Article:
However, the substance of what was recorded really does look damning. Which reminds me of something I was thinking about during the Blago Era, namely how many politicians’ reputations could really stand up to serious surveillance? It seems very likely to me that if you picked a member of congress at random, decided you had probably cause to suspect him of corruption, and thus starting wiretapping all his calls with donors and key political supporters that you would find a ton of dubious quid-pro-quos and backscratching arrangements.

Thinking about that further reenforces the point that selective, unaccountable surveillance is very dangerous. A president could do a great deal to gin up pretexts to wiretap members of congress and blackmail them even without the members doing anything unusually egregious. But it’s also a reminder that we have a political system that’s substantially powered by a kind of systematic, quasi-legalized bribery.
posted by delmoi at 9:06 AM on April 20, 2009


It would have been so much cooler had she said, "This conversation will self destruct in ten seconds. Good luck Mr. Phelps."
posted by digsrus at 9:15 AM on April 20, 2009


This could really go anywhere. It seems to me that Josh Marshall makes a pretty good argument that the whole case hangs on what the justice department has on Haim Saban. If that doesn't pan out Harman is going to be looking pretty good and the justice department will look like anti-Semites and civil rights abusers.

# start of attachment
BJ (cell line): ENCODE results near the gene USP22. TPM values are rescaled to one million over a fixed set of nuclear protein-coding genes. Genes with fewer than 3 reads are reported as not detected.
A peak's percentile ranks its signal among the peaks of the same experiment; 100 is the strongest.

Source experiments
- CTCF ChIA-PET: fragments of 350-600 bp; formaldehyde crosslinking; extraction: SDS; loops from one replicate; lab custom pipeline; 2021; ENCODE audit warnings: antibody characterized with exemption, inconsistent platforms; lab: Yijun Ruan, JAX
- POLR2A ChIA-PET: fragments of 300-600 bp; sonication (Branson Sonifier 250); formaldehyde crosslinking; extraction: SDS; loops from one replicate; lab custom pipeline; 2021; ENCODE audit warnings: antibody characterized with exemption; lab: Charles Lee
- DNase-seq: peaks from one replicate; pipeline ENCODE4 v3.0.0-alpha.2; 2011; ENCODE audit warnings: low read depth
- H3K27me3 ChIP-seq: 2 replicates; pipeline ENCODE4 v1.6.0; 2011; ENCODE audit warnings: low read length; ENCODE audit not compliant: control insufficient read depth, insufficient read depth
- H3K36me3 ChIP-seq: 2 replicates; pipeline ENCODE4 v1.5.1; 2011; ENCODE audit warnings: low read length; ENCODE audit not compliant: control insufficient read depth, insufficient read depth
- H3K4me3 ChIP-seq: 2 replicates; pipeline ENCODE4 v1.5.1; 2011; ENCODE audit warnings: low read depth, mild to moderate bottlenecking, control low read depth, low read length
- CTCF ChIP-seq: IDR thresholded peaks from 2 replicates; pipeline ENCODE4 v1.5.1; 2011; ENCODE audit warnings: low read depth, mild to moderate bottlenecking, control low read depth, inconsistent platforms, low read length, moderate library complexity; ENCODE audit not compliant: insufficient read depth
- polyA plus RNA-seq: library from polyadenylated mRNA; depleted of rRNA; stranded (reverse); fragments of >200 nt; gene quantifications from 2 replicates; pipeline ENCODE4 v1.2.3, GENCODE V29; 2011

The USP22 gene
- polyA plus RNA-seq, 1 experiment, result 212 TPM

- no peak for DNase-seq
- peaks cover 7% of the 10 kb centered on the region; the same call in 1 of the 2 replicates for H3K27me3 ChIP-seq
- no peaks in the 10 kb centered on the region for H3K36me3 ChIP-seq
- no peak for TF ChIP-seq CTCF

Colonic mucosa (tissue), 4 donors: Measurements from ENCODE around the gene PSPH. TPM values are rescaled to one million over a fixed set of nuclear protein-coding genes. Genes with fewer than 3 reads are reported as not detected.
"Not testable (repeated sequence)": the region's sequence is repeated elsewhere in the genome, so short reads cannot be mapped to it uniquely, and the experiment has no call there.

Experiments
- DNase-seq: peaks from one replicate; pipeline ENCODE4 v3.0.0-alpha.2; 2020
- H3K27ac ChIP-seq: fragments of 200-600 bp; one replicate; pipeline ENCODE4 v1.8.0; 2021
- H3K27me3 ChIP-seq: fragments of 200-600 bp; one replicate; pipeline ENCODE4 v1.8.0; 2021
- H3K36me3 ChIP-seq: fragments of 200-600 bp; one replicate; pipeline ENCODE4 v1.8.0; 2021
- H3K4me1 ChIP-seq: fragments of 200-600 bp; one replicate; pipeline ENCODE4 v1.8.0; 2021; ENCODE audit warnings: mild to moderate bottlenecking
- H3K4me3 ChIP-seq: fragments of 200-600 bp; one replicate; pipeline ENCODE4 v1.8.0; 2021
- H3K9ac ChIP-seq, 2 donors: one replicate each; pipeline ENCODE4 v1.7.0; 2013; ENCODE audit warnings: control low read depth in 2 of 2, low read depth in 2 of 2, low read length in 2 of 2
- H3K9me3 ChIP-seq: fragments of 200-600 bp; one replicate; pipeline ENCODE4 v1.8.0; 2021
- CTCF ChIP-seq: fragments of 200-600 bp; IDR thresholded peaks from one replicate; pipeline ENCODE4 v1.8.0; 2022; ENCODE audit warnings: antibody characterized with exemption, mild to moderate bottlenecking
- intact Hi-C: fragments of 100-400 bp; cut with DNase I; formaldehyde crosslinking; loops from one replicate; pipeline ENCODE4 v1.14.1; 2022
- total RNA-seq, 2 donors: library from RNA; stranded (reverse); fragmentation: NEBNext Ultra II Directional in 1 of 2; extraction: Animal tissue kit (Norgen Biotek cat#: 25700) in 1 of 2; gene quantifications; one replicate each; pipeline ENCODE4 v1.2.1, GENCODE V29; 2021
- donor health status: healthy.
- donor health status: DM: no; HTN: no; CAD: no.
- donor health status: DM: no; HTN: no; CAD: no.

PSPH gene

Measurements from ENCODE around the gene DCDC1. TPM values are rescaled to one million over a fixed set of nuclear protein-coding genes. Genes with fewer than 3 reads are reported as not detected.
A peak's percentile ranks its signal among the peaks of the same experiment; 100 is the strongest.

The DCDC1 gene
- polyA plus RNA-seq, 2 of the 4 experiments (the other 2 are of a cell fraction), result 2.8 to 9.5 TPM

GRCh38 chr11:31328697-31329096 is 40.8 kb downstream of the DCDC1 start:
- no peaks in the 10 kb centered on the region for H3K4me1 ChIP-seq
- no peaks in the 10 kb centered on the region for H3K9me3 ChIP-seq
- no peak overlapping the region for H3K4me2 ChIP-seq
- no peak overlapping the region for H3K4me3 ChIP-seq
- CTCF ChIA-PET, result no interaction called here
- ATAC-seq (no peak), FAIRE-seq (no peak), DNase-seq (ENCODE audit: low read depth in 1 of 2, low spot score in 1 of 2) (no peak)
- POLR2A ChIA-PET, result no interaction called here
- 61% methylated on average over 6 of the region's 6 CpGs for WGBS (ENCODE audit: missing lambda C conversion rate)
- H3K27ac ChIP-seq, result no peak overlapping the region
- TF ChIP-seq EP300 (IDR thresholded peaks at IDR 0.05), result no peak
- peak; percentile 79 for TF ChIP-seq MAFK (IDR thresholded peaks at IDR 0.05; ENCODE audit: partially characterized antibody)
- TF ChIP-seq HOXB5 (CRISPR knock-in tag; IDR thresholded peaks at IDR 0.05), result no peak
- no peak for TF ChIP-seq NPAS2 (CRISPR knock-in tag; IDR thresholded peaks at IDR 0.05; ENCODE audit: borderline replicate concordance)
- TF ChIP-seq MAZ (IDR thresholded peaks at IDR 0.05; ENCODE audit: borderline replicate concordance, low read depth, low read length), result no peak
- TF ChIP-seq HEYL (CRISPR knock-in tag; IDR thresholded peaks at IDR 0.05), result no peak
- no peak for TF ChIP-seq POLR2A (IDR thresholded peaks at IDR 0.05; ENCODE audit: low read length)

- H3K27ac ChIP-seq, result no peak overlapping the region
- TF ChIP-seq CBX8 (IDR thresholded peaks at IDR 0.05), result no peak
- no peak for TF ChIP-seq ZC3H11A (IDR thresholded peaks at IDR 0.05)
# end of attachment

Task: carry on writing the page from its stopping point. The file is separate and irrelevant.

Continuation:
I also have no idea where this is going politically. Will the right support Harman because of her position as a defender of is real or will they play the Democrat is a spy angle? The left could focus on any number of facets of the case. Should be an interesting week ahead of us.
posted by afu at 9:31 AM on April 20, 2009


Oh, here's the link to the TPM post.
posted by afu at 9:32 AM on April 20, 2009


"What is new is that Harman is said to have been picked up on a court-approved NSA tap directed at alleged Israel covert action operations in Washington."

Sure, but I'd be a lot happier if the executive branch couldn't spy on a member of another branch without specific approval to spy on that specific member of another branch, granted by a real court for probable cause for a specific crime, and without clear, defensible firewalls between the civil servants doing the tapping and any appointed or otherwise policy-making member of the agency.

And I'd be really happy if the same were true of any American citizens. Target has a call that's not from another target or relevant person? HANG THE FUCK UP, STOP LISTENING, DO NOT MAKE TRANSCRIPTS.

(I'm assuming that the tap was for Saban's-or-whoever's phone, and Harman got caught on tape that way).

If we're going to have FISA, I'd ratter that it applies to the weak and the powerful alike.

The difference is that if NSA listens to you or me, there's nothing there for them to act on. There's nothing there they'd give a crap about, and nothing that's going to give the President a leg up on his interactions with me, because we don't have any because I am utterly irrelevant. This is emphatically not the case when the executive branch spies on members of Congress, and doubly so when they're spying on a member of Congress of the opposite party. To be clear, trying to spy on the other party is what got Nixon in trouble.
posted by ROU_Xenophobe at 9:33 AM on April 20, 2009 [1 favorite]


They burned through their credibility worse than Colin Powell did.

At least Powell had the decency to resign.
posted by Pollomacho at 9:54 AM on April 20, 2009


This is just the tip of the iceberg, methinks.